Monday, 20 January 2003

Clara Schumann, blue bears & bush fires

Listening to:

Brahms, Ein Deutsches Requiem.

Just read:

Walter Moers, The 13½ lives of Captain Bluebear.

This is a fun book. It’s the story of a blue bear, who lives and adventures in a fantastic continent full of strange people and monsters. Accompanied by the author’s own illustrations, the inhabitants and their homes are conveyed very vividly. The book is really just a series of relatively disconnected (13½ of them) episodes featuring Bluebear in a different locale in each. A book such as this is an exercise in whimsy, and it stands or falls on the strength of the strange and wacky inventions that the author has dreamed up. I’d say that Moers definitely succeeds. Memorable moments include the journey through a giant’s head, a career as tall-tale-teller, being a student at Professor Nightingale’s exclusive university, a spell inside a perpetual tornado, and the final climactic show-down with the megalomaniac master of the massive SS Moloch. The illustrations are great.

Janice Galloway, Clara.

This book is a strange hybrid between novel and biography. I think it definitely has to count as fiction because of the way that Galloway puts herself into her subject’s head and purports to speak for her. Nonetheless, I was quickly convinced that the story was an accurate one, and that the details and history were all there. (Perhaps I came to it knowing just enough to be easily misled.) Anyway, the book’s subject is Clara Schumann, née Weick, and it covers her life from childhood up to the death of her husband, Robert Schumann. This is long enough for Clara to become an international star (as a concert pianist), to fall in love with Robert, to stress over career (she was capable of earning much more than he ever was), and to have to support him as he sickens with mental illness.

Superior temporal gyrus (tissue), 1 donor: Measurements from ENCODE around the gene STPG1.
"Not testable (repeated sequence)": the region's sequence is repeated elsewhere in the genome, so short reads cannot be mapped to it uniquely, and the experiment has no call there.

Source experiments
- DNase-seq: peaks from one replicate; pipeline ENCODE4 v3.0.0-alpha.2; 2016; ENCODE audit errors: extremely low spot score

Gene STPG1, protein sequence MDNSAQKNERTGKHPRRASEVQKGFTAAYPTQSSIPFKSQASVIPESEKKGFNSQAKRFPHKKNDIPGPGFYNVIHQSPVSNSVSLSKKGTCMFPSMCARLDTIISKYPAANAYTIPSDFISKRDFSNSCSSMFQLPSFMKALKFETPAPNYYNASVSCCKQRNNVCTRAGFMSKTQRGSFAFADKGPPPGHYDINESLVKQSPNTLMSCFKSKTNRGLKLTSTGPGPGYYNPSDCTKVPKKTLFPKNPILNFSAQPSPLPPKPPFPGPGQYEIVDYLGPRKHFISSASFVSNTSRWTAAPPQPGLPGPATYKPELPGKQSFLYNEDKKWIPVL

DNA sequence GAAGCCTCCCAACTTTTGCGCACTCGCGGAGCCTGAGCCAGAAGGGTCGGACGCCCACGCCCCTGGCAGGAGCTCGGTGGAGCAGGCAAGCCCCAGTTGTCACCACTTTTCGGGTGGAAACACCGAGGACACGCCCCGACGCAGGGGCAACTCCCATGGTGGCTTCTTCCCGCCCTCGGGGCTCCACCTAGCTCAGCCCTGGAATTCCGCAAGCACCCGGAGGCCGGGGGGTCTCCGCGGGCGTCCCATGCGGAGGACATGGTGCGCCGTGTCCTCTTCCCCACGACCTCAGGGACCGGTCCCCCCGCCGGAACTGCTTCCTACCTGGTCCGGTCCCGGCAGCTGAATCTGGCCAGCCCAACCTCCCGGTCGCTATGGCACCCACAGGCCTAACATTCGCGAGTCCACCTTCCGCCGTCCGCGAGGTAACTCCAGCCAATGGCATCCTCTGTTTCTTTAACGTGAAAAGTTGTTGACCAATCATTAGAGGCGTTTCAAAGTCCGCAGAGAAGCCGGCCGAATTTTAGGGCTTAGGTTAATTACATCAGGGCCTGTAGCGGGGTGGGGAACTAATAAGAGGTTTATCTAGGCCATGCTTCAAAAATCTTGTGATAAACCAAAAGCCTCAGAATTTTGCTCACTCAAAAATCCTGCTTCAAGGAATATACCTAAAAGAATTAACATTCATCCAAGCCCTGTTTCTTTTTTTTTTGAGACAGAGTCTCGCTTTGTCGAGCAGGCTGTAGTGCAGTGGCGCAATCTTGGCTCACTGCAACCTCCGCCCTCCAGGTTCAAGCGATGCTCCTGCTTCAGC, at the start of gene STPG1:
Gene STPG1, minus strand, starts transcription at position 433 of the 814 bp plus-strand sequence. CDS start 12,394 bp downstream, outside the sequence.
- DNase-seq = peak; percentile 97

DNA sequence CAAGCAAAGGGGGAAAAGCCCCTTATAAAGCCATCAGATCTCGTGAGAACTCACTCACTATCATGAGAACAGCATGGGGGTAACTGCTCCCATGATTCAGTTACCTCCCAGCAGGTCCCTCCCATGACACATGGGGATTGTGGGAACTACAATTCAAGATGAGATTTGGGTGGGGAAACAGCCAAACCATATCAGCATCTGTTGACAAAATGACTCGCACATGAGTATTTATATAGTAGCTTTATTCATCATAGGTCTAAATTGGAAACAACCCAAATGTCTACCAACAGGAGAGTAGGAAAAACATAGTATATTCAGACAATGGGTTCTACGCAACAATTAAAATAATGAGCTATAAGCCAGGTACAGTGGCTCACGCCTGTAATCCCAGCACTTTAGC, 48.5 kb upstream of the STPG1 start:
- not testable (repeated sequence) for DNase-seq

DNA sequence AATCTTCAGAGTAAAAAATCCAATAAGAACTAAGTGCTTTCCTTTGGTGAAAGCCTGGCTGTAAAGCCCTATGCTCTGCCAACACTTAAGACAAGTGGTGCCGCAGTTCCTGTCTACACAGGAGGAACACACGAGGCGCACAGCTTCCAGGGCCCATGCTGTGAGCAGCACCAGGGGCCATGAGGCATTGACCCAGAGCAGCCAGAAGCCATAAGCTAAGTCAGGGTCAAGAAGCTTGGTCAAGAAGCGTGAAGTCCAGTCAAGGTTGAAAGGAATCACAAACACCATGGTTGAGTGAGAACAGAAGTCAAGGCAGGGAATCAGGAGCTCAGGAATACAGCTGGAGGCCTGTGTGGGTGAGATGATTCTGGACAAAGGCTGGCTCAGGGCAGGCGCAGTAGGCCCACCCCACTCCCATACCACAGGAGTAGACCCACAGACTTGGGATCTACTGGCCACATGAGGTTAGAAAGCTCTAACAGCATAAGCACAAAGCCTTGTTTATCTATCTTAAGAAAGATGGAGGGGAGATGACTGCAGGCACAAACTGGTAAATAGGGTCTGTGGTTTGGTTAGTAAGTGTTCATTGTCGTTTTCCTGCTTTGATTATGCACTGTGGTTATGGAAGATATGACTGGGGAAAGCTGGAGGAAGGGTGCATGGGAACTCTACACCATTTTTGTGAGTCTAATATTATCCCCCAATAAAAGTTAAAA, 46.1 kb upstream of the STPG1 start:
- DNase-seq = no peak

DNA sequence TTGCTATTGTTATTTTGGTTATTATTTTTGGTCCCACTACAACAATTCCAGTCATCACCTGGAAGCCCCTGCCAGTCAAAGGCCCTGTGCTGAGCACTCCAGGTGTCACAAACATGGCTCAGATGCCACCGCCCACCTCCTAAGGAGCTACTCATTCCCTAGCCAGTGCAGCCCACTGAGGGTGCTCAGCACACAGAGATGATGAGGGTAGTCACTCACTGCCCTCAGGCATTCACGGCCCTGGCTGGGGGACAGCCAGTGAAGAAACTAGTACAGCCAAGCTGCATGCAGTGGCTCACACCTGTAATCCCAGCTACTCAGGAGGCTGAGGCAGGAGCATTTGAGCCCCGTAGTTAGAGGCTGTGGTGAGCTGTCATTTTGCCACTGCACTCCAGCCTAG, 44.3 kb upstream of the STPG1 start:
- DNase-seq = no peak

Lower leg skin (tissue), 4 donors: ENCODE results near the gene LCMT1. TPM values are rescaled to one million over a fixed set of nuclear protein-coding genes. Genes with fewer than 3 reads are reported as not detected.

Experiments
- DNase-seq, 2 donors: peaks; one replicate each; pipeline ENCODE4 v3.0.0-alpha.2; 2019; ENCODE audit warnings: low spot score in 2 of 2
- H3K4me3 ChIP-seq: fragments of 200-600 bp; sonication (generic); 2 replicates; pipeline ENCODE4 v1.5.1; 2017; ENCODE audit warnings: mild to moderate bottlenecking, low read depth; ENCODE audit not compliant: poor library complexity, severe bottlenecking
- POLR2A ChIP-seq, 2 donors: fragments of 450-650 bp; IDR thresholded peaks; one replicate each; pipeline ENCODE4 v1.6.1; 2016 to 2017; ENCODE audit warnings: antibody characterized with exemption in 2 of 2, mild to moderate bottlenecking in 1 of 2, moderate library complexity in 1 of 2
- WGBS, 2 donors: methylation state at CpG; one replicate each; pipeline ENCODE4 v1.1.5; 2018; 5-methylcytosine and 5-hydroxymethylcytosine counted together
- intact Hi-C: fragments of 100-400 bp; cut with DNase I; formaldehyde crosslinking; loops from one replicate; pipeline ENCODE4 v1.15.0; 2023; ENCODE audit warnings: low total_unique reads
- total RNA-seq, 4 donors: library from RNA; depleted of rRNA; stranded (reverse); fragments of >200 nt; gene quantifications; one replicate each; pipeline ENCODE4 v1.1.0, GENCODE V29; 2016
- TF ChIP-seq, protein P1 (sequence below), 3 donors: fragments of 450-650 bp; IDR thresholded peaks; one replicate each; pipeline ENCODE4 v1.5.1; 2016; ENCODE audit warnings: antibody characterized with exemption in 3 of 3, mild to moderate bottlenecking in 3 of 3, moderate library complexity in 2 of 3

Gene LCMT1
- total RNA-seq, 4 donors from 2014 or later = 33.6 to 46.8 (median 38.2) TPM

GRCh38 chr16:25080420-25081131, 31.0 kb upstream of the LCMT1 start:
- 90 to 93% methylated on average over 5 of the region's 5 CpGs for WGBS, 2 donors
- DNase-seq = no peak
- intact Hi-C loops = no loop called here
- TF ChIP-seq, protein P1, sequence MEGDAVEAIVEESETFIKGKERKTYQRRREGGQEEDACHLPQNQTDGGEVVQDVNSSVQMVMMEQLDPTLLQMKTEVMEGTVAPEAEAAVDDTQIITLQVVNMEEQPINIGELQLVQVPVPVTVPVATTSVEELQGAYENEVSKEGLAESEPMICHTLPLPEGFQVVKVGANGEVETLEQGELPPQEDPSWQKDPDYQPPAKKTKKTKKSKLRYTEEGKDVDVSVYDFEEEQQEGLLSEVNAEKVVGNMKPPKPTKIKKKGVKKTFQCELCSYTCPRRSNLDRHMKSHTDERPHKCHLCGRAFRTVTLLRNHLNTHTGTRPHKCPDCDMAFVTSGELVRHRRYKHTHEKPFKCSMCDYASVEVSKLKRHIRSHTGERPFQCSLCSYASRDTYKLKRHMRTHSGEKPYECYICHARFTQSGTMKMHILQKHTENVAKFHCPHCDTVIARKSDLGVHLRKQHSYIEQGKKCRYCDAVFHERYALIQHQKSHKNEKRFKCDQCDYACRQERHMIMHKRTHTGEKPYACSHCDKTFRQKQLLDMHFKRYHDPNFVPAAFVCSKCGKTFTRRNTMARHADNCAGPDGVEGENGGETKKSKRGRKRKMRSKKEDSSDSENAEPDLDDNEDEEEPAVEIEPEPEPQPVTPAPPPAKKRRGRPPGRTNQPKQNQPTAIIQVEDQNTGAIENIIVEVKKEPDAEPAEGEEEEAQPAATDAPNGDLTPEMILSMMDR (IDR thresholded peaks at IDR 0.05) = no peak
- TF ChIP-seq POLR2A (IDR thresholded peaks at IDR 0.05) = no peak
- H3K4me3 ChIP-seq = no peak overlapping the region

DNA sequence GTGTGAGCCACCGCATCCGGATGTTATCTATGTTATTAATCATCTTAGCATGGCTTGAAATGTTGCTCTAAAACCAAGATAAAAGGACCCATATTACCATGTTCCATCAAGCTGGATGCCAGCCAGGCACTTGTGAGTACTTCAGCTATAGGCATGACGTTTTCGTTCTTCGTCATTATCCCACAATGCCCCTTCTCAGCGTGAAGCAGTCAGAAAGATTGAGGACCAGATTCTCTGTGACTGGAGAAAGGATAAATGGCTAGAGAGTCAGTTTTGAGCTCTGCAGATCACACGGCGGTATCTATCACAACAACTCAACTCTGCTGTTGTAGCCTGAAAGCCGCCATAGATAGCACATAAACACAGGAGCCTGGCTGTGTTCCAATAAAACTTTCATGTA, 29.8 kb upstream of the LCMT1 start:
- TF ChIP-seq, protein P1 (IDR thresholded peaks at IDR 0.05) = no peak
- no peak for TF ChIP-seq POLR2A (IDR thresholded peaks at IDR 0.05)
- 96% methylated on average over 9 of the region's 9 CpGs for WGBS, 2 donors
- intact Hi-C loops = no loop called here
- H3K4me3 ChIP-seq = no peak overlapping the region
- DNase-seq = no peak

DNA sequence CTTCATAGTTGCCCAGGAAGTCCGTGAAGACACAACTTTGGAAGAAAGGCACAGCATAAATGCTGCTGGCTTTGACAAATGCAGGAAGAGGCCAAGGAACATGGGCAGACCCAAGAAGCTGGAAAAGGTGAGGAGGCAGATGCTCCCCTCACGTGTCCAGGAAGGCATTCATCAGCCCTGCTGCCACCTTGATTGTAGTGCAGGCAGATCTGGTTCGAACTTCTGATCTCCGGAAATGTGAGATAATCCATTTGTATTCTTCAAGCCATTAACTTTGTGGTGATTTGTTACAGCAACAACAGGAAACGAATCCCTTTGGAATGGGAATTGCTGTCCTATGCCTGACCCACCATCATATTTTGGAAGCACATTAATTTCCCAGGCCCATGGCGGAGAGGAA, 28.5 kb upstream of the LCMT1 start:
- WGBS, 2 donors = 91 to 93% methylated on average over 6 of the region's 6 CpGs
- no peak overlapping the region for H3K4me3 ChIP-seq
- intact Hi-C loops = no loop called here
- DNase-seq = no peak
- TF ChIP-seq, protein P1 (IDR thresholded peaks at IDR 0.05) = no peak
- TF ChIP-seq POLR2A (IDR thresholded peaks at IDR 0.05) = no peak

I greatly enjoyed the whole book. Clara Schumann’s was definitely an interesting life, particularly up to Galloway’s cut-off point, and Galloway tells it very well. Her central characters are all believable and engaging, particularly Clara herself, Robert Schumann, and Clara’s father. Johannes Brahms (author of a certain requiem) makes a brief appearance towards the end of the story, as do other musical stars of the period, the Mendelssohns, Chopin, Paganini, Liszt and Joachim.

Now reading:

Roy Jenkins, Gladstone, another 19th century biography.

I’m now living in Canberra. Canberra has just had a disastrous weekend, with 368 homes destroyed by fire, and four people killed. Our university flat is on the other side of town from the fires, so we weren’t in any danger ourselves. Instead we got to walk around the centre of town on Saturday. It was incredibly hot, with a hot wind blowing smoke across the sky from the west. This caused the Sun to cast an eerie orange-yellow light across everything. While waiting for a bus, we saw two fire-fighting helicopters fly across the sky. A state of emergency has been declared, and you can read official status information on the web.